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FOR RELEASE: February 6, 2001
CONTACT: Dick Gunn
405/271-5601

Oklahoma to Participate in National Interactive Broadcast on Status of Tobacco Control

Oklahomans will have an opportunity to join the rest of the country in an interactive satellite broadcast on the current strategies recommended for state tobacco use prevention and cessation programs.

The interactive broadcast, Investing in Tobacco Control: A Guide for State Decisionmakers, will air on Thursday, Feb. 15, from 12 p.m. to 2 p.m. at several locations around the state. The broadcast will highlight a new report from the Centers for Disease Control and Prevention (CDC) that reviews funding for state tobacco use prevention and cessation programs and compares that funding with the actual medical costs of tobacco use in each state. Legislators and staff, as well as state health officials, community leaders, advocates, public health experts, and concerned community members will be connected via satellite to the CDC broadcast.

“This report will provide clear and compelling reasons on why a long-term commitment to tobacco use prevention and cessation programs is necessary and beneficial,” said State Health Department Deputy Commissioner Robert Vincent, Ph.D. “It will also illustrate what states can expect to achieve by following CDC's Best Practices guidelines for tobacco use prevention and cessation.”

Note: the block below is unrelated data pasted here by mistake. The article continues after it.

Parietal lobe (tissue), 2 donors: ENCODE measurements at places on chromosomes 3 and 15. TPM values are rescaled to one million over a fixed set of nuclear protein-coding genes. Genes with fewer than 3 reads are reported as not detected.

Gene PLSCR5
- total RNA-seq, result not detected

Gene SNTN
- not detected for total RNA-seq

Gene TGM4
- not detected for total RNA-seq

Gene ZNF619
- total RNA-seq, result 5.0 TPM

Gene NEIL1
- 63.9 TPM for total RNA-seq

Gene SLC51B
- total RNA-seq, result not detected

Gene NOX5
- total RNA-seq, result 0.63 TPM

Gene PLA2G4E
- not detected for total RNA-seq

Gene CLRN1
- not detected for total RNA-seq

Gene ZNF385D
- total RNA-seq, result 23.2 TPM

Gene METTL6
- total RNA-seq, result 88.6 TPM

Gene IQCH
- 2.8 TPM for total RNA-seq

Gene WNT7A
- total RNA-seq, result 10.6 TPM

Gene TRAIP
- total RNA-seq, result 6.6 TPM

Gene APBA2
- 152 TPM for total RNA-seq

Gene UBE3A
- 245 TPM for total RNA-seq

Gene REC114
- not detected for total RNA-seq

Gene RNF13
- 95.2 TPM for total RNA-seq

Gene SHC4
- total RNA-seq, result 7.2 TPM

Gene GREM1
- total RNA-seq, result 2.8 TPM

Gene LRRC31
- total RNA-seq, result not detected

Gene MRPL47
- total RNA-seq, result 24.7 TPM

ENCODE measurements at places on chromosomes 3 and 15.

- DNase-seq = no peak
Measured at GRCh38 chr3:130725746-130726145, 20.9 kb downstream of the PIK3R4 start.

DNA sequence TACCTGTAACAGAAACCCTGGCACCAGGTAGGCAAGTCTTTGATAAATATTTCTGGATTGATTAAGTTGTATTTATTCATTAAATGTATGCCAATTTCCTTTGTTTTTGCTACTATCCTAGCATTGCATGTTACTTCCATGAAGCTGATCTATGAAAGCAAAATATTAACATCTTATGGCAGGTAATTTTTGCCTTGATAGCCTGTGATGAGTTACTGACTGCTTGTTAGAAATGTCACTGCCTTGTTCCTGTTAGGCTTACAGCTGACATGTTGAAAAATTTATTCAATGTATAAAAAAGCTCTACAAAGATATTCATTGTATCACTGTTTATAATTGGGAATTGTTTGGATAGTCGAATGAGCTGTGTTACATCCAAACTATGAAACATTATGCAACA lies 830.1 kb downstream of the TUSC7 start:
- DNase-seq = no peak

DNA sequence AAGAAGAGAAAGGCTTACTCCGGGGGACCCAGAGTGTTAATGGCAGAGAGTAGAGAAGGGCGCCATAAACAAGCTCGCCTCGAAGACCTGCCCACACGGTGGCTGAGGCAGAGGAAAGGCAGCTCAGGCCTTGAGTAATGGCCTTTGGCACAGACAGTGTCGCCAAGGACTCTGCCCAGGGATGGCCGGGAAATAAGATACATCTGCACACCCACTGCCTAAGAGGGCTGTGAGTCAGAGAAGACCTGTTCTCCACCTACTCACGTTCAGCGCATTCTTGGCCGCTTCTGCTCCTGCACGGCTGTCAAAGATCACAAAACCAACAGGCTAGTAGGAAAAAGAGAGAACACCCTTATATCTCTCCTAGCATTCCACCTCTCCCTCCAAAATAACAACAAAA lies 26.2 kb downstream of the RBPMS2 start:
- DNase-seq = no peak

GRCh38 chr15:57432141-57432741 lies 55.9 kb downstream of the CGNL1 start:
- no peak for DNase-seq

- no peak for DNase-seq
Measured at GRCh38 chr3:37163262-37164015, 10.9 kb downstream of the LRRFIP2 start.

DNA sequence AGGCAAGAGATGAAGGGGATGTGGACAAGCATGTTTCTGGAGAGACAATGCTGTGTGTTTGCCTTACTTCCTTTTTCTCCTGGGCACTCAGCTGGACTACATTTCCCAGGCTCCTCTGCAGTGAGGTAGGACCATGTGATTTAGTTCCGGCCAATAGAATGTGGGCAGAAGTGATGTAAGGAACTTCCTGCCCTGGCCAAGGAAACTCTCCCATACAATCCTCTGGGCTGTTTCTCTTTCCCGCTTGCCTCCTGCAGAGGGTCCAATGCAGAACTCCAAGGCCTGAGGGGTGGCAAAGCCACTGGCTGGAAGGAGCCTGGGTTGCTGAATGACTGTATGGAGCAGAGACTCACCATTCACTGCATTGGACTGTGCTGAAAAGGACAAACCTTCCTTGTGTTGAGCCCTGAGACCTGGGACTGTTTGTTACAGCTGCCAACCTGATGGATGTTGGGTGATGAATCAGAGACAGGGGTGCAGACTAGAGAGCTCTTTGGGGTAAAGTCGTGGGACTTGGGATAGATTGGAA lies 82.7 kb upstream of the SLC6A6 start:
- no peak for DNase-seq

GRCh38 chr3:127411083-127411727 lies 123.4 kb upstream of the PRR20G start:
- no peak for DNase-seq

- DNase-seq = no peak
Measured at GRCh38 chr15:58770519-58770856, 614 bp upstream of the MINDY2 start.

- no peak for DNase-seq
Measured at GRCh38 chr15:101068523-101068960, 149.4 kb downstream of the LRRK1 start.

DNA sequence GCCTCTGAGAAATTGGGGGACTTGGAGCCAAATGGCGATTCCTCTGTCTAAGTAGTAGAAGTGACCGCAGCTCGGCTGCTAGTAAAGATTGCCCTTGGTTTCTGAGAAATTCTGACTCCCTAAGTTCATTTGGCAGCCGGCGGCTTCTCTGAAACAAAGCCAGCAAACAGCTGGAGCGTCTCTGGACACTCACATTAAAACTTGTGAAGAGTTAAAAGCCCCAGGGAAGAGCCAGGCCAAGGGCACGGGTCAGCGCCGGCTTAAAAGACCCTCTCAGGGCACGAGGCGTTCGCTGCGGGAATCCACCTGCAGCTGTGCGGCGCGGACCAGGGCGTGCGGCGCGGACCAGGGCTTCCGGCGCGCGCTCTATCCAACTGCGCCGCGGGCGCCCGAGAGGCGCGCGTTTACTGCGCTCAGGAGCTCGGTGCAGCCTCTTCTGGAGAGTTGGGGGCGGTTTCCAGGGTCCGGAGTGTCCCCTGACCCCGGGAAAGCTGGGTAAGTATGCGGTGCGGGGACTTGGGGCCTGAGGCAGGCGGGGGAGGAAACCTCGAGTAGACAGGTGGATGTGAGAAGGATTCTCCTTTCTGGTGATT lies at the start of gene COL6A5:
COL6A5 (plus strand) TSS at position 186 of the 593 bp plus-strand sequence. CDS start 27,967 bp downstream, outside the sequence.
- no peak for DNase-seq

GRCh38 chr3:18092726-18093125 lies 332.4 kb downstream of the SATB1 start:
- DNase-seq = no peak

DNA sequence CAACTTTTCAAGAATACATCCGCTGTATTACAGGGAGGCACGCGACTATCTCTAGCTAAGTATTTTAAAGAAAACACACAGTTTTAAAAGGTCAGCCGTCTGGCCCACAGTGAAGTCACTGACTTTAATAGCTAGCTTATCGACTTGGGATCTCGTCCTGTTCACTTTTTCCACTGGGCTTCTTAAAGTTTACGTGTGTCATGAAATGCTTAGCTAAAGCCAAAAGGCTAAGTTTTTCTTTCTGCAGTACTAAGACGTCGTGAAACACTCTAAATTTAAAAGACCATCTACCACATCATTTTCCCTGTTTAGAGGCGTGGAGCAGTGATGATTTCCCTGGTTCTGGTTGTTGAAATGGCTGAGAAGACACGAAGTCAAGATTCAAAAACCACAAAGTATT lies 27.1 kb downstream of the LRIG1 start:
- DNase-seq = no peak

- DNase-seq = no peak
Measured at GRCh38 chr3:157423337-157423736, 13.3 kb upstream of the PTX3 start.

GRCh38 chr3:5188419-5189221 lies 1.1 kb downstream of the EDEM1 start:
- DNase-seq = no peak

Broadcast locations in Oklahoma City include the State Capitol, Room 104, and the Oklahoma State Department of Health, 1000 NE 10th Street, Room 806. Other broadcast locations around the state include the Garfield County Health Department, Enid; Comanche County Health Department, Lawton; Tulsa City-County Health Department; and the Woodward Public Library. Registration is free.

Tobacco use is the leading preventable cause of death in Oklahoma. Last year, 6,000 premature deaths in Oklahoma were caused by tobacco use. Direct health care costs related to the use of tobacco total more than $690 million each year. When other costs, like missed workdays and lost productivity are included, tobacco's toll in Oklahoma exceeds $1 billion each year, or an average of more than $300 for every Oklahoman.

To learn more about the broadcast, contact Dr. Tyna Fields, Community Outreach Coordinator, Office of Tobacco Use Prevention, 405/271-3619.

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